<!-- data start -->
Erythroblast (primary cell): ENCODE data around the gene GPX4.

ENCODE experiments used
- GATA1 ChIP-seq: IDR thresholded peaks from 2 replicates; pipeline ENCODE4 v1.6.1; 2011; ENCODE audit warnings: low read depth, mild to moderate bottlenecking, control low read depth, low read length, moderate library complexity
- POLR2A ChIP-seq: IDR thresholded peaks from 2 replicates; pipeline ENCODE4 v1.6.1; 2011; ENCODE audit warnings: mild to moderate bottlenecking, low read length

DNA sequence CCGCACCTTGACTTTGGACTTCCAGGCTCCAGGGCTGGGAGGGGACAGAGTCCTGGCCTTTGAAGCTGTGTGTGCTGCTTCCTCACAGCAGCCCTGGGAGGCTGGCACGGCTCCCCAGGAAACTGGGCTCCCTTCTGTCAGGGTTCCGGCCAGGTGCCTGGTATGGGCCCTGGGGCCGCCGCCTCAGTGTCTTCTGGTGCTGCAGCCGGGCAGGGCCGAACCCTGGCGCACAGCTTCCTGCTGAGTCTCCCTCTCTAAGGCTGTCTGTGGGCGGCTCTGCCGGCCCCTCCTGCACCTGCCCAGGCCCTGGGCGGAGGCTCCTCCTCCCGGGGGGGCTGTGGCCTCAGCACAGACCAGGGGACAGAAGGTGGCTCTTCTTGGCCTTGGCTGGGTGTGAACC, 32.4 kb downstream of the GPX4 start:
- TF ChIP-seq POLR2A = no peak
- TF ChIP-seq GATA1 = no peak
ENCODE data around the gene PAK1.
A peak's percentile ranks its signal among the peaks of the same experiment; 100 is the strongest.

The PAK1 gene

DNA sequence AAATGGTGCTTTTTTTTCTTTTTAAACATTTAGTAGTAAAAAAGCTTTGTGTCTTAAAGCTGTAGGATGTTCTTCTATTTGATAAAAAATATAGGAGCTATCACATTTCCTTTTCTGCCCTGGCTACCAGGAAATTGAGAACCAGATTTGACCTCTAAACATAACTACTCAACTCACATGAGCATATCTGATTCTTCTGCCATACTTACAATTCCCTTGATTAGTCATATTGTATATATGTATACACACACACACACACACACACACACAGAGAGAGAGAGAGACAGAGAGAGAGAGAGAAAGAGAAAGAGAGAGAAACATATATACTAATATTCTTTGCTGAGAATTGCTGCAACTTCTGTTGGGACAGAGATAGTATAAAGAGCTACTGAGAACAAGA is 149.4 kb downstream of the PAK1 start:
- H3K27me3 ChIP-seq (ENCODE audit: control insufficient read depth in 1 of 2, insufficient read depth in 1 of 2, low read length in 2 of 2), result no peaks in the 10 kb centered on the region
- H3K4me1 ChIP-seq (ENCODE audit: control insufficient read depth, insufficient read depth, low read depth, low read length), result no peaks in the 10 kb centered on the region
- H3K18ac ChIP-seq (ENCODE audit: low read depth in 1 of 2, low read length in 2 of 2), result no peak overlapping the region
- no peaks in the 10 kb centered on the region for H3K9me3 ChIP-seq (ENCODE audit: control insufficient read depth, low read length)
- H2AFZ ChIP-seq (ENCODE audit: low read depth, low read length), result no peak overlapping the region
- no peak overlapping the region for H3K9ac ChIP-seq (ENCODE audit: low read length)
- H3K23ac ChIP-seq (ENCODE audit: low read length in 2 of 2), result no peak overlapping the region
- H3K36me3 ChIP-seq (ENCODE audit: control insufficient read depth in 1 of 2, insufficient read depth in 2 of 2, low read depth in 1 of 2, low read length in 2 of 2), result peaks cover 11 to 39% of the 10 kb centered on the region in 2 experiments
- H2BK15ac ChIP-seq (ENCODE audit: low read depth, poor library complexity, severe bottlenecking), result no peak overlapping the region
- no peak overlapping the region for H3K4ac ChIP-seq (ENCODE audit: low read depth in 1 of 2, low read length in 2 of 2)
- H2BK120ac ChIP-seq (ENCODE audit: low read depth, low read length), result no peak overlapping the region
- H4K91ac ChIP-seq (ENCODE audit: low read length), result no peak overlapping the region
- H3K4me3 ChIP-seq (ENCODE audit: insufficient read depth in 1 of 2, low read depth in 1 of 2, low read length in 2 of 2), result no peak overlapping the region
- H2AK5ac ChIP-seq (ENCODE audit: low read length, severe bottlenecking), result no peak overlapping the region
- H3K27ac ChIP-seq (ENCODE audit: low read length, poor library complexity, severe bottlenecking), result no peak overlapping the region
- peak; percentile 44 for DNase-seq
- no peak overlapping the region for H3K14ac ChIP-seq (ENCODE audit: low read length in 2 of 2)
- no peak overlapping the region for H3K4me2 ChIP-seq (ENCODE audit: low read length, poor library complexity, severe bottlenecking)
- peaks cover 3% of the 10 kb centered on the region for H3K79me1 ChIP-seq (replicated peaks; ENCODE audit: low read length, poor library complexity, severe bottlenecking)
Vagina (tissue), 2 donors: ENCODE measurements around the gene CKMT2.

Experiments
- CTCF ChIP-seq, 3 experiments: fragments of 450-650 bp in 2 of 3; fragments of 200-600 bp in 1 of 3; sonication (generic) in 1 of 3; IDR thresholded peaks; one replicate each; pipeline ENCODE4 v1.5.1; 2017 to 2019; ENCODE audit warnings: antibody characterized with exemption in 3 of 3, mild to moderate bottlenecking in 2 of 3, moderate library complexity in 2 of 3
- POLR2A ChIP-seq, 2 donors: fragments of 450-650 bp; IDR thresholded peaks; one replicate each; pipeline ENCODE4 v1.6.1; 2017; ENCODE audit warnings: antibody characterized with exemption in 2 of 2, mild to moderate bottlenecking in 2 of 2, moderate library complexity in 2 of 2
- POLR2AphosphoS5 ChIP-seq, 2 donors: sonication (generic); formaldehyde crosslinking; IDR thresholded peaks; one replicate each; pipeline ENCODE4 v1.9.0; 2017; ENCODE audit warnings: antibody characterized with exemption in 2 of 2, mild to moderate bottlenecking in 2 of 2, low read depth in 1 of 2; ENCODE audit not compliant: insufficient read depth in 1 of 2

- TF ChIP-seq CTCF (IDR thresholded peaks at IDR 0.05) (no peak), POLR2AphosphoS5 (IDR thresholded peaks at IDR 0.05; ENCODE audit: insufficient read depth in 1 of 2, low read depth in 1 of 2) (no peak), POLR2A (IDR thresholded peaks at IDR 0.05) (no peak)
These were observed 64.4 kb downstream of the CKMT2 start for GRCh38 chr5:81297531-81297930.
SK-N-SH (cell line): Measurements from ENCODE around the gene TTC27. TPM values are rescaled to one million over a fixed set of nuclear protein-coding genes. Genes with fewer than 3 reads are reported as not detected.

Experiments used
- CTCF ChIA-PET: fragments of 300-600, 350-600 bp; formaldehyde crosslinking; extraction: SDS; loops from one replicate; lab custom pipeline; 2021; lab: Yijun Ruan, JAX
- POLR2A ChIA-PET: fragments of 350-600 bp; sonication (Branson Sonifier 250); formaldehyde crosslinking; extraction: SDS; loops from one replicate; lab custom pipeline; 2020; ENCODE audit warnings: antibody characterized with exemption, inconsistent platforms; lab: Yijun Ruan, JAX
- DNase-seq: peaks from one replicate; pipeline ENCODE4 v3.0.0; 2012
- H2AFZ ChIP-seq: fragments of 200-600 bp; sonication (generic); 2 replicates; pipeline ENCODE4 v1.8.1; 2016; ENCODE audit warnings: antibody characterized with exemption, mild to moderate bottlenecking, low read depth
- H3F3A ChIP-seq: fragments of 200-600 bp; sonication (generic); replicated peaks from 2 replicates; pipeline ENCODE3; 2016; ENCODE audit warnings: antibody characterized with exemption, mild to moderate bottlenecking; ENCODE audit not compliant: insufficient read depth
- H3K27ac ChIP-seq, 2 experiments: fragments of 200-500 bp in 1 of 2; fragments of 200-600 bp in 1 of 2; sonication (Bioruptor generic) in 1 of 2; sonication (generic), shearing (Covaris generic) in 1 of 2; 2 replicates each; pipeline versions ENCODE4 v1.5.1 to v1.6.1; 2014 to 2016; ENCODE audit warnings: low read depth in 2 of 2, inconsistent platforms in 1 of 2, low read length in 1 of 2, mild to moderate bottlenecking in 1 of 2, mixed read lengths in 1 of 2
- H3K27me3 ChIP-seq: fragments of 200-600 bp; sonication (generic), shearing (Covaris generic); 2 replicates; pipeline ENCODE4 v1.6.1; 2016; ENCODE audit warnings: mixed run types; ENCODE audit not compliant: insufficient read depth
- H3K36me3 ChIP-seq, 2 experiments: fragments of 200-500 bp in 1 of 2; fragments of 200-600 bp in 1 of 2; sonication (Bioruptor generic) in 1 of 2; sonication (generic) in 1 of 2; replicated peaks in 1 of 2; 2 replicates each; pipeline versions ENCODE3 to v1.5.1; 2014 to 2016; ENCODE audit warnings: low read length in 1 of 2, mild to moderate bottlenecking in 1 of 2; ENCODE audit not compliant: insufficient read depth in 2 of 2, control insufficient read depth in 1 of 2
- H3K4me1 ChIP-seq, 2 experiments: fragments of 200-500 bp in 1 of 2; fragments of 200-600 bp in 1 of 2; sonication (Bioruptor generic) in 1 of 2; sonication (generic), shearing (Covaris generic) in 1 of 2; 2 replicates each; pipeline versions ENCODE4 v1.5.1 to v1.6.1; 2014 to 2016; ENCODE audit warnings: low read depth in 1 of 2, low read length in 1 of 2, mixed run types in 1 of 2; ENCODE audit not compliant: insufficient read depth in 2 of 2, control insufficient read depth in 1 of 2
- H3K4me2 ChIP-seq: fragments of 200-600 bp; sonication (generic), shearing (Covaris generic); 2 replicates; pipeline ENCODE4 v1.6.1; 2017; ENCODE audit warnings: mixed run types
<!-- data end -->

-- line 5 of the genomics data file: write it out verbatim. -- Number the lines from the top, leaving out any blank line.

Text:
DNA sequence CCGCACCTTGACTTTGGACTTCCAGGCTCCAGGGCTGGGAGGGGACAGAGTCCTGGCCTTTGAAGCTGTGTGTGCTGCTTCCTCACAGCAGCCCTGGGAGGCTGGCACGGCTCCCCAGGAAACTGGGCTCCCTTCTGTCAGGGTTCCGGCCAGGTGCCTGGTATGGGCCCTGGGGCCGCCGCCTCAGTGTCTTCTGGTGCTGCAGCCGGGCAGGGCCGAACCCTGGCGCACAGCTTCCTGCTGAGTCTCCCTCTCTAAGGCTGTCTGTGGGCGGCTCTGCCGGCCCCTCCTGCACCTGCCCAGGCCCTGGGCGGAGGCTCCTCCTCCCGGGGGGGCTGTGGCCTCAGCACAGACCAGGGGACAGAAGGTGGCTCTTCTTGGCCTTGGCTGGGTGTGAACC, 32.4 kb downstream of the GPX4 start: